North Yorkshire County Council’s housing development company has ambitions to make a difference by buildings homes for sale

North Yorkshire County Council on why it is building homes for sale on local authority land

In 2016 North Yorkshire County Council was burdened with pressing budget considerations. The Government’s austerity programme had slashed public spending over the past six years and, at the same time, the local authority was faced with the spiralling costs of adult social care and other vital services. Many other councils decided there was no option but to cut back but North Yorkshire, led by Councillor Carl Les, took a proactive approach and put the emphasis on raising revenue.

One of the areas it looked at was housing. North Yorkshire is one of the most beautiful parts of God’s Own County where homes are sought-after and command high prices and so with that in mind, the seeds of a new business were sown. Instead of selling redundant council-owned land to house builders who would go on to make a substantial profit from the properties they constructed, the council decided to establish a company that would develop the sites so that money made could be ploughed back into providing essential services.

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The option for this was there thanks to the 1963 Local Authorities Land Act, which gave councils the power to develop land and the 2000 Local Government Act, which allowed them to do anything that promote the wellbeing of their communities.

Brierley Homes directors (from left) Matt O’Neill, David Bowe, Karl Battersby and Barry Khan at its new development - Woodfield Square in Harrogate.

It was an ambitious undertaking but the result is Brierley Homes. “We operate as an independent house builder would, but we are accountable to the county council, which is the shareholder. So we buy the council land at market value with no discounts and we are also able to bid for other sites, as any developer would,” says Brierley Homes development director Matt O’Neill, who is also the council’s Assistant Director of Growth, Planning and Trading Standards.

The council owned, private limited company is lean with just three members of staff, including a senior development manager and two project managers. Spawforths architects and planners were brought on board to help with design, tender packs, finding contacts and making planning applications as planning permission must be applied for in the usual way via district councils or National Park Authorities. North Yorkshire County Council is not a planning authority so cannot be accused of bias.

“We pay for use of the council’s back office services which are used to organise finance and insurance. We also pay interest on the £25m start-up loan from the county council,” says Matt, who adds that the virtuous circle includes the use of Align Property Partners, which specialises in architecture, quantity surveying and structural engineering, and First North Law, both of which are subsidiaries of North Yorkshire County Council.

Housing development is a path trodden by other UK local authorities but most build social housing while accepting that that a percentage of their affordable homes to rent will be lost to right to buy.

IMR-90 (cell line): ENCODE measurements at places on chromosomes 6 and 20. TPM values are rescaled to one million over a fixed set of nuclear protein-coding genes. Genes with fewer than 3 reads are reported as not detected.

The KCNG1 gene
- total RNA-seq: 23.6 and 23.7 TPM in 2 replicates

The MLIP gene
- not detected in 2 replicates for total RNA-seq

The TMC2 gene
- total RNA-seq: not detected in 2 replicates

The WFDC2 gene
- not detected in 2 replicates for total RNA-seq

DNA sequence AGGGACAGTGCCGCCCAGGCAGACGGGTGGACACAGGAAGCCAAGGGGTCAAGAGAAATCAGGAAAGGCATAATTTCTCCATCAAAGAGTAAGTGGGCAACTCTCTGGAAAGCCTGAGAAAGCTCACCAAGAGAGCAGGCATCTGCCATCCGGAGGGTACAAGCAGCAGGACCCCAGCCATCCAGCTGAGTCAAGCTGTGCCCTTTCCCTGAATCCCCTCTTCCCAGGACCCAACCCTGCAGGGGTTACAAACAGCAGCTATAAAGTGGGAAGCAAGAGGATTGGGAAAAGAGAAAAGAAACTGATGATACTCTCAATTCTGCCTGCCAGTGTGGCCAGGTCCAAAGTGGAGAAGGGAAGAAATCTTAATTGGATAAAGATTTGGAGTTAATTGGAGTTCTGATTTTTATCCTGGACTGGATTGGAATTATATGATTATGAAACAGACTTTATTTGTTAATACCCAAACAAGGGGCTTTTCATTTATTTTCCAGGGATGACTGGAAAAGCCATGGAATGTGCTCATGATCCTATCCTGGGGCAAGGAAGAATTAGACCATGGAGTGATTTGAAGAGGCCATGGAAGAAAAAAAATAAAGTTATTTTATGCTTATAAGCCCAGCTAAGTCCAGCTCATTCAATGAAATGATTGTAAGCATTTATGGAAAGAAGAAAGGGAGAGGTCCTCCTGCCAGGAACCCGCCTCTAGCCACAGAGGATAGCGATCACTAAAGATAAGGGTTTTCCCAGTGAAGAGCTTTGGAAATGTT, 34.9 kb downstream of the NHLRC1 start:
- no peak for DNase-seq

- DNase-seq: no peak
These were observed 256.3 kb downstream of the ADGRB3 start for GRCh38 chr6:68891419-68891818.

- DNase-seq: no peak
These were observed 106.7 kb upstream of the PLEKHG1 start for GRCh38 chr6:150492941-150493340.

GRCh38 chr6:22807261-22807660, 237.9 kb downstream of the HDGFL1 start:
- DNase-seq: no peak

Criticism has been levelled at North Yorkshire County Council Council for not building affordable homes but Matt O’Neill says: “What we are doing with Brierley Homes is a different way of helping the community. The more money we generate for the council, the more money will go back into frontline services.”

The company’s pilot development was on a brownfield site in Thorpe Willoughby, near Selby, where 17 homes were built and sold for a 20 per cent gross profit that effectively equalled a loss due to start-up costs and a pandemic-induced rise in the price of materials and labour.

Woodfield Square in Harrogate is set to see more substantial gains and comprises 19 houses ranging from £250,000 to £395,000, which are selling fast via Linley & Simpson.

Brierley Homes’ Millwright Park site in Pateley Bridge, a redundant council depot, will deliver another 20 homes and while 21 properties are being built at Yew Tree Farm in Marton-cum-Grafton. After that there is a healthy pipeline with sites in the North York Moors National Park, Swainby, Harrogate, Great Ouseburn and in and around Leyburn.

All developers boast that their emphasis is on quality but with the council’s reputation at stake, Matt O’Neill says: “It is important that we get it right.” Walter Brierley (1862-1926), the York-based architect the company is named after, would agree. “We have focused on space requirements and that was well received at Thorpe Willoughby because we offered more square footage than competitors,” says Matt, who is confident that the business will be a success.

While other councils have tried and given up building homes, he says strong shareholder governance via the council’s leader and its chief executive plus the passionate Brierley Homes team makes the difference. “Our other USP is that this is a beautiful area with high demand and high values. We couldn’t do this in an area with lower house prices. We are aiming to generate millions for front line services,” concludes Matt.

Pictured: Brierley Homes directors (from left) Matt O’Neill, David Bowe, Karl Battersby and Barry Khan at its new development in Harrogate.

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